Google Lays Out Plan to Boost Publishers’ Subscriptions Revenues

Google Lays Out Plan to Boost Publishers’ Subscriptions Revenues

Google executives Philipp Schindler (chief business officer) and Sridhar Ramaswamy (SVP of ads and commerce) laid out a new focus for the company that aims to help publishers drive subscription revenue.  

The executives were speaking at an event held at the company’s Chicago offices Tuesday. They said Google is committed to building out subscription programs and plans to ramp investment in this area.

“The advertising ecosystem has been profitable for Google and publishers, but there are limitations. We need to pay attention to subscriptions and commerce,” Ramaswamy said.


Google Focused on Helping Publishers Build out Subscription Programs


As part of the new focus to subscriptions, Google said it will offer flexible sampling programs that give publishers more control over the subscription process without penalizing them in search rankings for putting up paywalls.

Details on how these programs will be structured in terms of revenue splits haven’t been decided, but it is likely Google will begin testing ways to let publishers sell subscriptions and place content behind a paywall after a user reads at least 10 articles.

“The plan isn’t for this to be a huge revenue driver or the next big business or Google,” Schindler told reporters and representatives of digital media companies focused intently on online subscriptions as ads revenue shrivel. It could be a subscriptions revenue share or some other model, but the idea isn’t to push this much beyond cost covering, he said.

This announcement came only a day after Google announced the end of its decade-old First Click Free program, which publishers have long detested. The First Click Free program required subscription publications to offer free access to their content in exchange for Google rankings, something they saw as cutting into their revenue. With the end of First Click Free, it'll soon be clear the extent of damage to their businesses the program has done over the years if any.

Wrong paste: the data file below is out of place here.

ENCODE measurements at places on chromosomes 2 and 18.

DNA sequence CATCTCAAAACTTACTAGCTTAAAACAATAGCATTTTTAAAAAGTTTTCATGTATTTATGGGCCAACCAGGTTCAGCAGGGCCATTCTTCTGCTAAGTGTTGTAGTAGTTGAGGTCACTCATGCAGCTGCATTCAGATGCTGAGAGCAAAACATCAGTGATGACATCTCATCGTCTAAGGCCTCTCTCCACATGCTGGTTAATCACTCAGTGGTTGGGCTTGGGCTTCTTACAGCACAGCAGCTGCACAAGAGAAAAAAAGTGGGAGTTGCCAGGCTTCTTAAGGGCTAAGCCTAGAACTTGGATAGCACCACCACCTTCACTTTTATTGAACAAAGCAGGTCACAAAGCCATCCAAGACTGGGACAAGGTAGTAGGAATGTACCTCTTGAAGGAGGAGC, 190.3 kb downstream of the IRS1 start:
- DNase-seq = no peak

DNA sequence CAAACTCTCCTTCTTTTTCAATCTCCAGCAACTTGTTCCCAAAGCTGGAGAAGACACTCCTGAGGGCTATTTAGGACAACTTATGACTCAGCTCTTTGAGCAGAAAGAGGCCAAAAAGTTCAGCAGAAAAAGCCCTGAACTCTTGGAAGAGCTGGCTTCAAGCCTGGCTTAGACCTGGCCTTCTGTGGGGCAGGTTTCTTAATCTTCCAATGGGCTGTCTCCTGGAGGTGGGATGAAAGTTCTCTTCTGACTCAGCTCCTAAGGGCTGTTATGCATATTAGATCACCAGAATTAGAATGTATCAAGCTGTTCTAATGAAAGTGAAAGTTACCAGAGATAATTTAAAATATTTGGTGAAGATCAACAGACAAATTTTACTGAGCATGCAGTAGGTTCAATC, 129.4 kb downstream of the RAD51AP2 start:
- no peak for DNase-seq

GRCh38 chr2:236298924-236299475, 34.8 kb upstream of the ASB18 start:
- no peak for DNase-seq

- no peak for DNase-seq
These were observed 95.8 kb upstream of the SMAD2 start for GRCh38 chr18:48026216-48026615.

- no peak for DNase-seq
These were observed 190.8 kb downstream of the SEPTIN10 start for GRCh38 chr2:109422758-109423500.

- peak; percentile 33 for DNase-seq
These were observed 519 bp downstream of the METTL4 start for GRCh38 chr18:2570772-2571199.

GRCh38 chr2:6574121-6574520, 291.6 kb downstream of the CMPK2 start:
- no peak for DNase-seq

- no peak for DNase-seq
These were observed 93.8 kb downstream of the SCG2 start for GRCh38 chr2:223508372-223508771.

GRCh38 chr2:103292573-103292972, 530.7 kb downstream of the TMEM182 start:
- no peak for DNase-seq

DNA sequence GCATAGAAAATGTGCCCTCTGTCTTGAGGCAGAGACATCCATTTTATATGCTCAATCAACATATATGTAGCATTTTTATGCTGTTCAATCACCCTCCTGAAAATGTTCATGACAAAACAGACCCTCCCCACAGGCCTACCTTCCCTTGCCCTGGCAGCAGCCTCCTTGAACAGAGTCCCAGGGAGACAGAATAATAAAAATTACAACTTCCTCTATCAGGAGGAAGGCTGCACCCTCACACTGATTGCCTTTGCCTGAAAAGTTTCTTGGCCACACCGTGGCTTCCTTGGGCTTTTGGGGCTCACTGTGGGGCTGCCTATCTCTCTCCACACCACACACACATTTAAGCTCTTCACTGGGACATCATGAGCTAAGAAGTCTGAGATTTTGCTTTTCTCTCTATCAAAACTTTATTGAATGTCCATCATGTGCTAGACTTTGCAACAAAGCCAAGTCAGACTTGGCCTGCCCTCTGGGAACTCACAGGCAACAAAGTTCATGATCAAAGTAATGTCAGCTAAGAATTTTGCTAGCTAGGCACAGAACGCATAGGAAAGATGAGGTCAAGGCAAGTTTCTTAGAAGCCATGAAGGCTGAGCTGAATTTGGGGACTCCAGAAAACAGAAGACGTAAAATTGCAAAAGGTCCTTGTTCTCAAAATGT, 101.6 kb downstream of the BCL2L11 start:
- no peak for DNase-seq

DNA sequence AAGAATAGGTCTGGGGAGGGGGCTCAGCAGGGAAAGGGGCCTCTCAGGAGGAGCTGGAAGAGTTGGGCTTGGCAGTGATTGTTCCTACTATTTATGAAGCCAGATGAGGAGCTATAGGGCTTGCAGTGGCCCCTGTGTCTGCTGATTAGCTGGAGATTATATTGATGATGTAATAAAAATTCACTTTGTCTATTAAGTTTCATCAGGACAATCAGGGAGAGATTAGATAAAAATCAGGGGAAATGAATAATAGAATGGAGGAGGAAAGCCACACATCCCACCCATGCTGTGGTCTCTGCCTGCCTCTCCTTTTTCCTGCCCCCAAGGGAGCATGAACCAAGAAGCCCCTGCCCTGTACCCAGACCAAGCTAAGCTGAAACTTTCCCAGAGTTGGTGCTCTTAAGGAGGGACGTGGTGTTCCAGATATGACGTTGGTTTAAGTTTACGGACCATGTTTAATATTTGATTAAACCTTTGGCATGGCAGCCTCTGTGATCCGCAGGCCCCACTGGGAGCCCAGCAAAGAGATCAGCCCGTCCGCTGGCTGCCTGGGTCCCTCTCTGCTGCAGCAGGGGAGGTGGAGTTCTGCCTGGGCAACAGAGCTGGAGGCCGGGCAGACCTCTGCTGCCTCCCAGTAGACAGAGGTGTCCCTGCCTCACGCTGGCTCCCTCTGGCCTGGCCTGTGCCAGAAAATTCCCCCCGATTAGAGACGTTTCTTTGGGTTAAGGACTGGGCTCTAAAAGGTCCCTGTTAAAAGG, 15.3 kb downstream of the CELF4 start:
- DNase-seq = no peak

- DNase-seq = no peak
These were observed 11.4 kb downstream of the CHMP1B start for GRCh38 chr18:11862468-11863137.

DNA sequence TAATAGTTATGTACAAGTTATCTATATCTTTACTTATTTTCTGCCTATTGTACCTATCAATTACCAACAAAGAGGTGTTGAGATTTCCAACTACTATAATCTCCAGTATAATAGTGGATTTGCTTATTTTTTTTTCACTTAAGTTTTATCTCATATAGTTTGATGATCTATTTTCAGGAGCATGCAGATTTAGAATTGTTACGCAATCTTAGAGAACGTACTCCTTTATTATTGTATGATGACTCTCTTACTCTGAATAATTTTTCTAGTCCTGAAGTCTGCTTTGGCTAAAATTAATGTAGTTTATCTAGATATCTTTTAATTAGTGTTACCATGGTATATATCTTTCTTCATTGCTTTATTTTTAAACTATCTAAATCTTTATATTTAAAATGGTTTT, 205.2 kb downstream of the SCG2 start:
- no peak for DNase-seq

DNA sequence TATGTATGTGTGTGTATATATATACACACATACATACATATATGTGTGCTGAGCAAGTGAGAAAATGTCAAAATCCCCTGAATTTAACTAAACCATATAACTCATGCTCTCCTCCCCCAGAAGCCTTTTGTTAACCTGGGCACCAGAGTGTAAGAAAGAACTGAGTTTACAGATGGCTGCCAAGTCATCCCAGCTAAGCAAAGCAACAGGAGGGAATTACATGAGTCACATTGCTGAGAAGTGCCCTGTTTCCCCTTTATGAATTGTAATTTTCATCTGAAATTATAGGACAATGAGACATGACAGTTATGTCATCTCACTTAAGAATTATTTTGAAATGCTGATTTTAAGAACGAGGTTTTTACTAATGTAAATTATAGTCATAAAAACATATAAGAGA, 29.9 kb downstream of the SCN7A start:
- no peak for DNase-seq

Online publishers have also had difficulty generating ad revenue because Google and Facebook draw some 80 percent of the growth in digital ad dollars directly. While Schindler was quick to point out Google returned $11 billion in ad revenues to publishers last year, he also acknowledged, “We also know it has not been easy.” He urged the industry to focus on both ads and subscriptions to grow their revenue.  


Publishers Urged to Focus on Both Ads and Subscriptions to Grow Revenue


Schindler highlighted three areas Google is focusing on in its subscriptions push:

  1. Google aims to use machine learning to determine when to present a subscription offer instead of an ad on publisher’s sites to users deemed likely to subscribe.
  2. Google aims to reduce friction in the subscription signup process with mobile-optimized checkout flows, while also ensuring all subscriber data is passed to and owned by the publishers.
  3. Google aims to help users get more from their subscriptions to boost renewal rates. For example, users might opt in to share subscription information with Google. Content from publications a user subscribes to may then show higher in Google search results for that user.

Google’s announcement is part of a long and ongoing effort to boost subscriptions revenue. It was made in front of several dozen publishers and broadcasters, including The New York Times, The Wall Street Journal, Business Insider, NewsCorp, Pandora, and Vice, among others.

See Also: Google’s New Literacy Program Is Helping Kids “Be Internet Awesome.”